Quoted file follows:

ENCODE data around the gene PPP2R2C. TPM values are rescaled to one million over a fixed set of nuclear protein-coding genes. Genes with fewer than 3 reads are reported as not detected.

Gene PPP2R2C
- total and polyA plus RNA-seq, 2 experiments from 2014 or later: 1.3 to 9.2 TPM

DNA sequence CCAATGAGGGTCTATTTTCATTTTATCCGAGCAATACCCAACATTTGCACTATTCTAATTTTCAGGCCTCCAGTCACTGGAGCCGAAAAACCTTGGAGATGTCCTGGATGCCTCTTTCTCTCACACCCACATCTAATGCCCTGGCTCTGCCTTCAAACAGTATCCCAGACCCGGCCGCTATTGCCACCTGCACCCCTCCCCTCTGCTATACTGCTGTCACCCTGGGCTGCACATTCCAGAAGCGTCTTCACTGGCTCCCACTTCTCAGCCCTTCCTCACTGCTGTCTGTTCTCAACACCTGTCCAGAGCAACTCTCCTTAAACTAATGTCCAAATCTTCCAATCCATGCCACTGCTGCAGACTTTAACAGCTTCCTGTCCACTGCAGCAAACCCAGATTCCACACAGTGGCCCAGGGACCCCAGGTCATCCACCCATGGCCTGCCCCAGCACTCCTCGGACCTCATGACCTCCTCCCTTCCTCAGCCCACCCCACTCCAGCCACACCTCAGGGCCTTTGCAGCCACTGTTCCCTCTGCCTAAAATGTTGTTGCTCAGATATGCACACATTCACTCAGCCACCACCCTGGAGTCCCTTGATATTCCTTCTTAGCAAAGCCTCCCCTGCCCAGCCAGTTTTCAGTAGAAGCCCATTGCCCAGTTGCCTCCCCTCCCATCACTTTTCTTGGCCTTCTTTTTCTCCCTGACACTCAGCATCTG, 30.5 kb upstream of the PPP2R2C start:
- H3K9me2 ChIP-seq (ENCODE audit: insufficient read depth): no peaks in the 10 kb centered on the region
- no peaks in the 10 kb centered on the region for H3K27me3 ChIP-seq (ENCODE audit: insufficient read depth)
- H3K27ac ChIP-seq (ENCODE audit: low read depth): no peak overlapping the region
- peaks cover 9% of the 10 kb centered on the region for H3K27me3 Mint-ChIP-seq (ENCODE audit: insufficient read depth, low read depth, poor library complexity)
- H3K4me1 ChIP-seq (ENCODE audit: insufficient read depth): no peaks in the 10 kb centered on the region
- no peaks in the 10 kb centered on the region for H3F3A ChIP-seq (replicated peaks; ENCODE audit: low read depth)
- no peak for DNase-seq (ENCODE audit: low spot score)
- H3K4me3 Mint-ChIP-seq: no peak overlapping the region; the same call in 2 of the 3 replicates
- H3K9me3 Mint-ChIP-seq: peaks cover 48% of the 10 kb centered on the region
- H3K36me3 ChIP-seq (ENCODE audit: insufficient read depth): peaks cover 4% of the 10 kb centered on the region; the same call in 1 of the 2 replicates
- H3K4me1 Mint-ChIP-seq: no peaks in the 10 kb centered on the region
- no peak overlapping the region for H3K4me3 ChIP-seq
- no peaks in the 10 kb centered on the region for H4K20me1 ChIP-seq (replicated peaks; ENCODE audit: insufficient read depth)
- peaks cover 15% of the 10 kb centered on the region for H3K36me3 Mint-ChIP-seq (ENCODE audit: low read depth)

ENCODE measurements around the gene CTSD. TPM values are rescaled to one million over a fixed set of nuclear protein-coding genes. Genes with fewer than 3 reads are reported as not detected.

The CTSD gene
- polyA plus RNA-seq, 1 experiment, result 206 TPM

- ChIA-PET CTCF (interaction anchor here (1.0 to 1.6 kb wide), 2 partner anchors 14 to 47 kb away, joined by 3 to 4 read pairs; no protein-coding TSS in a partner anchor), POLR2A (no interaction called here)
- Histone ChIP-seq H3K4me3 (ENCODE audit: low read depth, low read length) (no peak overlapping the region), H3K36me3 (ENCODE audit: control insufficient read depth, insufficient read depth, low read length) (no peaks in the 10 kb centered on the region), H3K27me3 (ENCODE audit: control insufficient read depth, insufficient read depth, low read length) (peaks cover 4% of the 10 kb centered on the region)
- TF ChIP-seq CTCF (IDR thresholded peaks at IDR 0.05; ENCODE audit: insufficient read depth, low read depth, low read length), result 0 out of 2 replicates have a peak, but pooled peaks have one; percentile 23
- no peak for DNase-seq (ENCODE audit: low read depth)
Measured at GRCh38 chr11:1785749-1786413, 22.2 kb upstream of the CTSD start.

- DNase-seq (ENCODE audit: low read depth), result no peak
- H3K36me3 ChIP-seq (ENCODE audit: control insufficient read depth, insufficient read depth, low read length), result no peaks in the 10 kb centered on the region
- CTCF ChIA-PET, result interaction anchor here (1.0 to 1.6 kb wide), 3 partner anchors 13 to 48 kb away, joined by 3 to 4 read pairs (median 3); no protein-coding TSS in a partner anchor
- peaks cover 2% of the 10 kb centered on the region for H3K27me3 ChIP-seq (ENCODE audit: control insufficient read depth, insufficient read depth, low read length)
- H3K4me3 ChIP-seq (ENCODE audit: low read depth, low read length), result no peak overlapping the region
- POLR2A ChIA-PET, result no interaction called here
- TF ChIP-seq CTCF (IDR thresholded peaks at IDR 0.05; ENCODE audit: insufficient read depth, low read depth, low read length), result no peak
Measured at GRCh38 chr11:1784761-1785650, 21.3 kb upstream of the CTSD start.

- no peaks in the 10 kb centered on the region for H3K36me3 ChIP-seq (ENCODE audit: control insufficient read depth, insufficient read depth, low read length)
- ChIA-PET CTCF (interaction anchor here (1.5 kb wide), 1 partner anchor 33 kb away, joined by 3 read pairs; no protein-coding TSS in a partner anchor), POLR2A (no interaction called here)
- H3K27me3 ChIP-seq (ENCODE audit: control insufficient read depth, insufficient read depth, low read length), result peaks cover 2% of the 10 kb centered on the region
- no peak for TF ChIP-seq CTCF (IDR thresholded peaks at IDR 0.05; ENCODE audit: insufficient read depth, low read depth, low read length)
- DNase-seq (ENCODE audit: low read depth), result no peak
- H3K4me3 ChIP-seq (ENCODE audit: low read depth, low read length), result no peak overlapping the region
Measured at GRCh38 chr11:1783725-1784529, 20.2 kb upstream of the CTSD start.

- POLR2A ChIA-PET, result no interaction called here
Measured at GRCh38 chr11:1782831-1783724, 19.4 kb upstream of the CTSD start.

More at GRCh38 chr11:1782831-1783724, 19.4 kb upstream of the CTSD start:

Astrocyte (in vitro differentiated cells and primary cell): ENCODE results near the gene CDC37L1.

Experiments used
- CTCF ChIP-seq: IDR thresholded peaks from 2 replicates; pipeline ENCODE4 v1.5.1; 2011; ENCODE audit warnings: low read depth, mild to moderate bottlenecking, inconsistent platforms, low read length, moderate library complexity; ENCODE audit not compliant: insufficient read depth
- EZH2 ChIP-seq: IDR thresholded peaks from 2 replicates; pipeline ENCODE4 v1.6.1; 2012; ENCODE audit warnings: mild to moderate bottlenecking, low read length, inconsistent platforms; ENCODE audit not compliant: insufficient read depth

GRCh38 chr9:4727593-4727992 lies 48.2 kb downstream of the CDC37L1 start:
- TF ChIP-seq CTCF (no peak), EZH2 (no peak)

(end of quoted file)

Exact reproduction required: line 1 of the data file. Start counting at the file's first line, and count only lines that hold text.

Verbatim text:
ENCODE data around the gene PPP2R2C. TPM values are rescaled to one million over a fixed set of nuclear protein-coding genes. Genes with fewer than 3 reads are reported as not detected.